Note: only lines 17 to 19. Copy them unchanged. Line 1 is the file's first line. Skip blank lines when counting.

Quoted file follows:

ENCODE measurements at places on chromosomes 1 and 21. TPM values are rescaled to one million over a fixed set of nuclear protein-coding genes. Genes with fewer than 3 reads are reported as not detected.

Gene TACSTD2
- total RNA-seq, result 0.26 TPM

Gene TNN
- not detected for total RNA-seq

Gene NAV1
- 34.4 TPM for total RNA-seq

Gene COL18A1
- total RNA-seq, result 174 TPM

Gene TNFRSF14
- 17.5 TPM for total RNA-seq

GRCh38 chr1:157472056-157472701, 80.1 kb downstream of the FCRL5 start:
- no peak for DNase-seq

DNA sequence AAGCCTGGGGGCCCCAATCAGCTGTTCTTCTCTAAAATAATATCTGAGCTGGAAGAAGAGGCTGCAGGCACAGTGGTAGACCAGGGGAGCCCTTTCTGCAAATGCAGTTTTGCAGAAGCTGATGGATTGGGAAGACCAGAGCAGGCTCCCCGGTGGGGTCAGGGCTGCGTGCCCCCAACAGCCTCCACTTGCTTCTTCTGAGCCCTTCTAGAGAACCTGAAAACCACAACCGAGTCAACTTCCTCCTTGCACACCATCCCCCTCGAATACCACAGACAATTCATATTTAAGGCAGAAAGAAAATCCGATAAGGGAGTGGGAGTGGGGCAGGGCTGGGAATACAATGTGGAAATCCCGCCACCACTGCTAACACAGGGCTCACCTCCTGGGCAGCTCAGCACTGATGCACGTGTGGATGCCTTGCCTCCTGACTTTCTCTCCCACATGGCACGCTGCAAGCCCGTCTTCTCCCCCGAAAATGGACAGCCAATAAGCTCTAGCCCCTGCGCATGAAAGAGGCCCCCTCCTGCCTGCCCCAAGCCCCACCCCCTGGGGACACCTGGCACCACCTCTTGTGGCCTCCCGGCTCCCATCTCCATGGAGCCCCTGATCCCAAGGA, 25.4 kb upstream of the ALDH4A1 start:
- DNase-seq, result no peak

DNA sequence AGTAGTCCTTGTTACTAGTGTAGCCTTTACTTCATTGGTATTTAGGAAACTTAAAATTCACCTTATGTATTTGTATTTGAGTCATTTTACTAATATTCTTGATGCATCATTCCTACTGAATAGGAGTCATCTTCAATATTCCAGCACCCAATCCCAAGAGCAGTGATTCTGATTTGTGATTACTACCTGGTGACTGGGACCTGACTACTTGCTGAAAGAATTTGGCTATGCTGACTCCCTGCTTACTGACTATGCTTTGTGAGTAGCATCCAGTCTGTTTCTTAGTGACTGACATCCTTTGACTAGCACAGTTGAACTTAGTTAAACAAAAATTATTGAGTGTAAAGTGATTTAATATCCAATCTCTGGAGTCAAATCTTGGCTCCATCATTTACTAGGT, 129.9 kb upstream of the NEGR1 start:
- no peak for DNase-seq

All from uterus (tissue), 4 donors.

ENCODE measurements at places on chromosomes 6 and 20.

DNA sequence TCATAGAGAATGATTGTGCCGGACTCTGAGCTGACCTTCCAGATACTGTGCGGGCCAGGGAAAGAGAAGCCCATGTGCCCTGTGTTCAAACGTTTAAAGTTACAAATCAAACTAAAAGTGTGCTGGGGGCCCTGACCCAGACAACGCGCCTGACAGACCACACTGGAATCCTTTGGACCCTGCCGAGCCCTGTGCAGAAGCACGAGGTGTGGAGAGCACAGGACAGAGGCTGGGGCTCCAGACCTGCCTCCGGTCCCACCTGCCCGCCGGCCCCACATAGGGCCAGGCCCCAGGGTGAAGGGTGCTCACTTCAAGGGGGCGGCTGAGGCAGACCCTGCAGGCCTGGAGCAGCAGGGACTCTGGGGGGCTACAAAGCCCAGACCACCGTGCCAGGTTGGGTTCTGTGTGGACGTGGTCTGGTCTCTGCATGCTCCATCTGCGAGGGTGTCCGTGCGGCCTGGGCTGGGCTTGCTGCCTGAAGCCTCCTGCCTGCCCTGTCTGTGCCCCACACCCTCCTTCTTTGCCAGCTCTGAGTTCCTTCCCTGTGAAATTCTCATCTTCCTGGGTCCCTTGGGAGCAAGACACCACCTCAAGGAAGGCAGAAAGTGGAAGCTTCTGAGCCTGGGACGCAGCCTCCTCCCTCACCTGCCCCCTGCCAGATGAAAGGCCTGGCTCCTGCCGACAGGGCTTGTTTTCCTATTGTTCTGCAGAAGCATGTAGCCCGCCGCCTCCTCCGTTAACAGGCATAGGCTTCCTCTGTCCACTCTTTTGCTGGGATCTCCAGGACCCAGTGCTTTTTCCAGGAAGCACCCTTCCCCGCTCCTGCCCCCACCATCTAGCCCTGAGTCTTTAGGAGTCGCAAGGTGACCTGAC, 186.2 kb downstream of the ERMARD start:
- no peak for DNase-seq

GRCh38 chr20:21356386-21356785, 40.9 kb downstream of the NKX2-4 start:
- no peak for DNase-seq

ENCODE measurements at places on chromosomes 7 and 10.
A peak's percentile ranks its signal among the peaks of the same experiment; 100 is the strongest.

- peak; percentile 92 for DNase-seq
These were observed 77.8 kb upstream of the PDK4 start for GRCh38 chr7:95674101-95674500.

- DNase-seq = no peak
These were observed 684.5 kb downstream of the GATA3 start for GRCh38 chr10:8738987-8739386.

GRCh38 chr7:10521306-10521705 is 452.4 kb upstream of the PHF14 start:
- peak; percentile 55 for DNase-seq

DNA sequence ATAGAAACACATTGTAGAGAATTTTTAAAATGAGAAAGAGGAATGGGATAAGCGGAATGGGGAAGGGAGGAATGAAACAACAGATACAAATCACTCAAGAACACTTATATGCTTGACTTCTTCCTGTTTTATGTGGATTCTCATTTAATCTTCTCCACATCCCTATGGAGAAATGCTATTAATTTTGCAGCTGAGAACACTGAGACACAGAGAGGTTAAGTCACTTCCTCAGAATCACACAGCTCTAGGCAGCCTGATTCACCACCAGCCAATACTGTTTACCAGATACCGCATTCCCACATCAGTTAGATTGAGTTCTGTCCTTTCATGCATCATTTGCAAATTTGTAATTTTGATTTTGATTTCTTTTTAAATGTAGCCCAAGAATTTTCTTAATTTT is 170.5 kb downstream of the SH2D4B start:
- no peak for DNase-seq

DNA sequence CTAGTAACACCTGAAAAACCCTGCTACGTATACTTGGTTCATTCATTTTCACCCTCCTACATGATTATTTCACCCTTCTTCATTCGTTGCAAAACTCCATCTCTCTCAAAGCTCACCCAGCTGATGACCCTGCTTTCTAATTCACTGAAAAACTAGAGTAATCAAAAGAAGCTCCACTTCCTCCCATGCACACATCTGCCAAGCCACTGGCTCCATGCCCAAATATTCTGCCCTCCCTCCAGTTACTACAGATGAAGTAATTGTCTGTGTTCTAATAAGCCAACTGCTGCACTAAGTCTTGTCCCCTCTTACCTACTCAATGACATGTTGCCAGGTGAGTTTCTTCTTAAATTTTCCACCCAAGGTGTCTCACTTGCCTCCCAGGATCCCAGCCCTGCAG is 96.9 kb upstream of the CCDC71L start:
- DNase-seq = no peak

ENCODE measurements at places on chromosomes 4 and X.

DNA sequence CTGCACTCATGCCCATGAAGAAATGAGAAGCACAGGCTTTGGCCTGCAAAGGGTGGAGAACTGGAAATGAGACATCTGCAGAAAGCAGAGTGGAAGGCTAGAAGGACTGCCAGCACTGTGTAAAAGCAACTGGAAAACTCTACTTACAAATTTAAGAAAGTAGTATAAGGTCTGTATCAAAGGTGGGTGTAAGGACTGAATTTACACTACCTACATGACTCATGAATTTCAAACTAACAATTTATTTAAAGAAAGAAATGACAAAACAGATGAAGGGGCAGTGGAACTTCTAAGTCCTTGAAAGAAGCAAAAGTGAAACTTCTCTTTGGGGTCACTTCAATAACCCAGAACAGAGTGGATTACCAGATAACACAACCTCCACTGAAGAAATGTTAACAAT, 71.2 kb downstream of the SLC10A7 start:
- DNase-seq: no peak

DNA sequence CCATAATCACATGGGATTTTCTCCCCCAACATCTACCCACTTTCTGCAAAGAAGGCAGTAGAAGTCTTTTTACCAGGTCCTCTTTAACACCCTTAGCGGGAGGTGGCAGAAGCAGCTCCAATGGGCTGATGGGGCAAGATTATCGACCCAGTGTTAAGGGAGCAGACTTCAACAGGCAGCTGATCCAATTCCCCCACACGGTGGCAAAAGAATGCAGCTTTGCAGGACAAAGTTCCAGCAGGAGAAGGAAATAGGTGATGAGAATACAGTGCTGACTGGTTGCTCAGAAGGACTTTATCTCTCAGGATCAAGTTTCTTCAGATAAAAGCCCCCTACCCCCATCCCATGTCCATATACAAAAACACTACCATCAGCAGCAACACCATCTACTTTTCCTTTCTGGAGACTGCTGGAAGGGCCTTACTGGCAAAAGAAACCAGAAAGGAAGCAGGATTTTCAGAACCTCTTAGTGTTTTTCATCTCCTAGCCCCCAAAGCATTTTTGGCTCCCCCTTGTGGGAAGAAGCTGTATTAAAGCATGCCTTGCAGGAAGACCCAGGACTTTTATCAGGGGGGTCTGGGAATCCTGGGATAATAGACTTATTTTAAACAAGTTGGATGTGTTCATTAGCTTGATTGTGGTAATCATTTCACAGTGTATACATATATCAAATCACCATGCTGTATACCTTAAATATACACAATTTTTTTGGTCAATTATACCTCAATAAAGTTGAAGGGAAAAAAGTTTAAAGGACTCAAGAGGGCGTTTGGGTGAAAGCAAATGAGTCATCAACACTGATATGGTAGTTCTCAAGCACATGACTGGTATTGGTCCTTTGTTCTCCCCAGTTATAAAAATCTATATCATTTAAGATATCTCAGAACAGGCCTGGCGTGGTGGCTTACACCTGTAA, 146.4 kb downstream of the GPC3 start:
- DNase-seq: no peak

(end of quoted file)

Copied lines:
- no peak for DNase-seq

All from uterus (tissue), 4 donors.

ENCODE measurements at places on chromosomes 6 and 20.